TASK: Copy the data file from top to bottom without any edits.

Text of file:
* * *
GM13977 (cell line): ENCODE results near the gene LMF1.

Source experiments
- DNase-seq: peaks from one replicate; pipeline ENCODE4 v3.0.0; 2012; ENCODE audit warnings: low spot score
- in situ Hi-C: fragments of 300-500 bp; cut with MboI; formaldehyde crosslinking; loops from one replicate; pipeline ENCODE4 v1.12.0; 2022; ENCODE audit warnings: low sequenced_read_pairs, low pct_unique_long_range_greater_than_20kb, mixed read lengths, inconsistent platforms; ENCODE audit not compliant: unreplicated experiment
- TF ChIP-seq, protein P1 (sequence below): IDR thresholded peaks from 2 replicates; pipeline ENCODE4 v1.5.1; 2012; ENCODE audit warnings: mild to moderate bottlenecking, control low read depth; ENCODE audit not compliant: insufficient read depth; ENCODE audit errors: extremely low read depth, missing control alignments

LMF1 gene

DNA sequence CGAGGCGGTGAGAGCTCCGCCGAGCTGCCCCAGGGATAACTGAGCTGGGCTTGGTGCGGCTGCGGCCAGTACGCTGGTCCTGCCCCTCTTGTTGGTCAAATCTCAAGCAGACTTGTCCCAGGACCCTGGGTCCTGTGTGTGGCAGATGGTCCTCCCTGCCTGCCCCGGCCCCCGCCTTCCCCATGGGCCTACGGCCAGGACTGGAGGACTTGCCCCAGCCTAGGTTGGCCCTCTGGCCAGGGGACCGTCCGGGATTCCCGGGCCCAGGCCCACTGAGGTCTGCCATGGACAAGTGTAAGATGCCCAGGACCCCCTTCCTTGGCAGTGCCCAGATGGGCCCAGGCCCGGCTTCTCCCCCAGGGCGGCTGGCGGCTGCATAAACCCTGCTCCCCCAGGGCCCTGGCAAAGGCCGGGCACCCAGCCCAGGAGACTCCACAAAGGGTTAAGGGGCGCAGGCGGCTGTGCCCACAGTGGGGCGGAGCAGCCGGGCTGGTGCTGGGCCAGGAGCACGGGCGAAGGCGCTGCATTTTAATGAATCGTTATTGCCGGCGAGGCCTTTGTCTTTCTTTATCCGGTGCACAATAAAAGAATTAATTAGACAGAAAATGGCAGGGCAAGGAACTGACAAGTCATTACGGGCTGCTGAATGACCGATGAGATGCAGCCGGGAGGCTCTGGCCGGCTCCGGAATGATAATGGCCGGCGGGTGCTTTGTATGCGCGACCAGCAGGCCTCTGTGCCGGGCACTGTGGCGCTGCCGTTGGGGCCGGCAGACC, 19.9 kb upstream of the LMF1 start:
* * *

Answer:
GM13977 (cell line): ENCODE results near the gene LMF1.

Source experiments
- DNase-seq: peaks from one replicate; pipeline ENCODE4 v3.0.0; 2012; ENCODE audit warnings: low spot score
- in situ Hi-C: fragments of 300-500 bp; cut with MboI; formaldehyde crosslinking; loops from one replicate; pipeline ENCODE4 v1.12.0; 2022; ENCODE audit warnings: low sequenced_read_pairs, low pct_unique_long_range_greater_than_20kb, mixed read lengths, inconsistent platforms; ENCODE audit not compliant: unreplicated experiment
- TF ChIP-seq, protein P1 (sequence below): IDR thresholded peaks from 2 replicates; pipeline ENCODE4 v1.5.1; 2012; ENCODE audit warnings: mild to moderate bottlenecking, control low read depth; ENCODE audit not compliant: insufficient read depth; ENCODE audit errors: extremely low read depth, missing control alignments

LMF1 gene

DNA sequence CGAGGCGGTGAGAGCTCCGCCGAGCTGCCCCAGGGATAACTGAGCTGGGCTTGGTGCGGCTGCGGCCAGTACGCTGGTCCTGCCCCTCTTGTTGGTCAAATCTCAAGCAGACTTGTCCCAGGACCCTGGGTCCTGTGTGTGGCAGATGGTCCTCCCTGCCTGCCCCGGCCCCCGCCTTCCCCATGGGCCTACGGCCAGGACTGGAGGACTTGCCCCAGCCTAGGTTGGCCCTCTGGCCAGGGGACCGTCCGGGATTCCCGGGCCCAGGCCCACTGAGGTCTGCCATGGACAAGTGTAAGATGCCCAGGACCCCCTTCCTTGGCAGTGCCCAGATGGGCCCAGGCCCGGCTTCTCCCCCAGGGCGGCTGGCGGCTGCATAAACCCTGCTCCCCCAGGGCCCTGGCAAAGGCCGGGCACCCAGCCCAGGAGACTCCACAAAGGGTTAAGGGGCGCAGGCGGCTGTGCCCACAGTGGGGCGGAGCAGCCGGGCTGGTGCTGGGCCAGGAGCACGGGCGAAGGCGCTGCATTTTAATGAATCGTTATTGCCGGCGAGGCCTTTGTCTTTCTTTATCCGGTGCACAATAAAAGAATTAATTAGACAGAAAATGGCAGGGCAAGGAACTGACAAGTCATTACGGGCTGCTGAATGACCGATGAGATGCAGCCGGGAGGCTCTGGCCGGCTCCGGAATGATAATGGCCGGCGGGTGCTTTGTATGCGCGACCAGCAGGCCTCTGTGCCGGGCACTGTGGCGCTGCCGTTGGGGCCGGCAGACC, 19.9 kb upstream of the LMF1 start: